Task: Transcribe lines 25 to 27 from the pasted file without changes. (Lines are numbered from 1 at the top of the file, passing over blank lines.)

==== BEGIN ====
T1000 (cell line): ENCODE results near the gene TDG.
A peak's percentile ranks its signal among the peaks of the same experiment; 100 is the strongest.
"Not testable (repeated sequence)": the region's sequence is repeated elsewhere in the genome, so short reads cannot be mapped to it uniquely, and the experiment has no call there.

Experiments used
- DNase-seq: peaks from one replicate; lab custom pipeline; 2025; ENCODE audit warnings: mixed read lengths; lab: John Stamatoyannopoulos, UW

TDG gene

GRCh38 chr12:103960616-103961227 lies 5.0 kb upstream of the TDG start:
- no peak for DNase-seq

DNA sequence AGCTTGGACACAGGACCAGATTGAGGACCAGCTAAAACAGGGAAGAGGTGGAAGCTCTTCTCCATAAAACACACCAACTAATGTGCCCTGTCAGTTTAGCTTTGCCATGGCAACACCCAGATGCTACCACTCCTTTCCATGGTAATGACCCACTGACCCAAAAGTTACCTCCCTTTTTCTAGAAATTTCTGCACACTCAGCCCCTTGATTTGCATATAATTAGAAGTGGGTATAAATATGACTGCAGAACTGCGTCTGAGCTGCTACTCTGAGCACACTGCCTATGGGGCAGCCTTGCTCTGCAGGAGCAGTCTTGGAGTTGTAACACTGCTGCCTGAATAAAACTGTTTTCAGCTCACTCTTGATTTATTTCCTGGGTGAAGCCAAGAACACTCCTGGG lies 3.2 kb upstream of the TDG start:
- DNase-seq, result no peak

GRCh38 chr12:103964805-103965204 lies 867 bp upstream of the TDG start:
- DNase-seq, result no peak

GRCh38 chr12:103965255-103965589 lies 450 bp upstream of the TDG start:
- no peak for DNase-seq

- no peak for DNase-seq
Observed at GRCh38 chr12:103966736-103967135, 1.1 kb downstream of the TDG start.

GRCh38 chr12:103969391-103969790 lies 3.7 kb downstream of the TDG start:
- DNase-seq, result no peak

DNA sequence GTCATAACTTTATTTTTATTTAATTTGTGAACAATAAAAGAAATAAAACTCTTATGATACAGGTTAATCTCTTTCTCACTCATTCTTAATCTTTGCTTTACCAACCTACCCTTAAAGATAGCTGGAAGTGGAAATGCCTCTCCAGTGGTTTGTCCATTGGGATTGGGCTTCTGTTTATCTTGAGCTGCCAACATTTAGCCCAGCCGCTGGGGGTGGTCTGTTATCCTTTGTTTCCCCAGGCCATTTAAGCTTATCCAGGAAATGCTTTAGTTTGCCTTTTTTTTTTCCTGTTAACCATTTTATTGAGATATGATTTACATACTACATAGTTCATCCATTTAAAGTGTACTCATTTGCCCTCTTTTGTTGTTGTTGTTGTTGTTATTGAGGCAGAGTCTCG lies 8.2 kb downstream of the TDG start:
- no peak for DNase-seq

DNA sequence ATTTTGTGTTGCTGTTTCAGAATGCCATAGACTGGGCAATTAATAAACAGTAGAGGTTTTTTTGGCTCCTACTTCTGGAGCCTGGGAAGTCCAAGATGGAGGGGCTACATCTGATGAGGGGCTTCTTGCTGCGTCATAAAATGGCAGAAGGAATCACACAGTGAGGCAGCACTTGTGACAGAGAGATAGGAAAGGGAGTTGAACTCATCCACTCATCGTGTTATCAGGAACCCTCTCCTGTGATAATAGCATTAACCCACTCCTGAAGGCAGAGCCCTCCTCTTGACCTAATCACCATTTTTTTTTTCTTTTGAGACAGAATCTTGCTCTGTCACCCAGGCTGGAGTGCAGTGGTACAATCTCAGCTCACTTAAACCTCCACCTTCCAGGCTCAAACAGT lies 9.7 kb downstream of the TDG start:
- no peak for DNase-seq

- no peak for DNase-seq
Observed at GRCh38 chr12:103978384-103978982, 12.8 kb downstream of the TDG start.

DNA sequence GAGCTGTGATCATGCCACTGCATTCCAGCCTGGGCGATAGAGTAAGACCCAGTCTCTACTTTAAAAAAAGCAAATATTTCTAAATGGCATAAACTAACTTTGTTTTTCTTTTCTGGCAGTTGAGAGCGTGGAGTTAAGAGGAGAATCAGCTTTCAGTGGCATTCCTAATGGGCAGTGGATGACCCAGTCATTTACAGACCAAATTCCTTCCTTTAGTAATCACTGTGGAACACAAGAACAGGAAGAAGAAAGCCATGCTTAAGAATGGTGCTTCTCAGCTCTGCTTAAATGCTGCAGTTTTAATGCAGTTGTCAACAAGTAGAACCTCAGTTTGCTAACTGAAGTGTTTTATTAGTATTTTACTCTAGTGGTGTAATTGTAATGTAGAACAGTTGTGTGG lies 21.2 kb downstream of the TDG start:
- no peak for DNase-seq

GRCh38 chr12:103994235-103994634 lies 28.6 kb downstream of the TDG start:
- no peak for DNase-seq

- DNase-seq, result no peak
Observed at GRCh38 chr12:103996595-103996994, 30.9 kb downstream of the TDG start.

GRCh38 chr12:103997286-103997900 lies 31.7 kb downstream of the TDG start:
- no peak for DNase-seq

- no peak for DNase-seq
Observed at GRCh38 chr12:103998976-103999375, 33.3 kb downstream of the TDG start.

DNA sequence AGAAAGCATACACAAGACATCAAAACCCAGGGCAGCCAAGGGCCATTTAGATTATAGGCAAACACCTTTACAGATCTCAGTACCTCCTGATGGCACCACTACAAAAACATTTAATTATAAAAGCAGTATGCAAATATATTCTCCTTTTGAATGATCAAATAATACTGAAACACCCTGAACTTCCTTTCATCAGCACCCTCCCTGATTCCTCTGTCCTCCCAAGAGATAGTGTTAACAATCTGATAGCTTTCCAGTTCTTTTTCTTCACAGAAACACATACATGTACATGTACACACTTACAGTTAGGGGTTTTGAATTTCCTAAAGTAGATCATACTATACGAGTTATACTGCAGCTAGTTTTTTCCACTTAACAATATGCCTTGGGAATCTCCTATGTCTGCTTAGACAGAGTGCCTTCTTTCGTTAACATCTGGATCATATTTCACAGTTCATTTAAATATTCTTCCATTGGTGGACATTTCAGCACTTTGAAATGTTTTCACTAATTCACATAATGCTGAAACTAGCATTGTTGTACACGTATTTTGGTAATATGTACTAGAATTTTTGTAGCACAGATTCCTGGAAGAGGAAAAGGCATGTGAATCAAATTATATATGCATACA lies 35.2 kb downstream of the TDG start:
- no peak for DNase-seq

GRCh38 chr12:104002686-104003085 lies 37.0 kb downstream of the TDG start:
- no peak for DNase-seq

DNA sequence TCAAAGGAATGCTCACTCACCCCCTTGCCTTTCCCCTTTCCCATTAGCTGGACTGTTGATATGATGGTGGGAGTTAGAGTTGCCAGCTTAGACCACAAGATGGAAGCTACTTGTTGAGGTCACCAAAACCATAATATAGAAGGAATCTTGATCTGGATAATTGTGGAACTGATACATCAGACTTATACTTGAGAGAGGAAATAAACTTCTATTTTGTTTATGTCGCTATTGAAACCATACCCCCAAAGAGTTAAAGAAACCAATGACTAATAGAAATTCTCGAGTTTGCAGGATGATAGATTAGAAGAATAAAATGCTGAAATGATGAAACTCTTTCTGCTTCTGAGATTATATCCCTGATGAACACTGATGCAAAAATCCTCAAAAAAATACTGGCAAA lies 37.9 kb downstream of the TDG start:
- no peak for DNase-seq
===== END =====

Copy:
DNA sequence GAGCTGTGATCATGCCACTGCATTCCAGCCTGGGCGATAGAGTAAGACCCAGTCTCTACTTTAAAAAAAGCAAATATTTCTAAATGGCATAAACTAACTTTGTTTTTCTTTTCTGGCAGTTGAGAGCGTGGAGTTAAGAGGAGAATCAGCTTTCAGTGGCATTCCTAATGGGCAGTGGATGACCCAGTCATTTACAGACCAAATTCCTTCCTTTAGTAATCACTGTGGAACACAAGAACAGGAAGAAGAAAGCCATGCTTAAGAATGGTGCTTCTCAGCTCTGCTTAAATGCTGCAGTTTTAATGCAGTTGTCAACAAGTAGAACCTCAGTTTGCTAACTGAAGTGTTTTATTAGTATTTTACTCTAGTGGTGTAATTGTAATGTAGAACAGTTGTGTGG lies 21.2 kb downstream of the TDG start:
- no peak for DNase-seq

GRCh38 chr12:103994235-103994634 lies 28.6 kb downstream of the TDG start: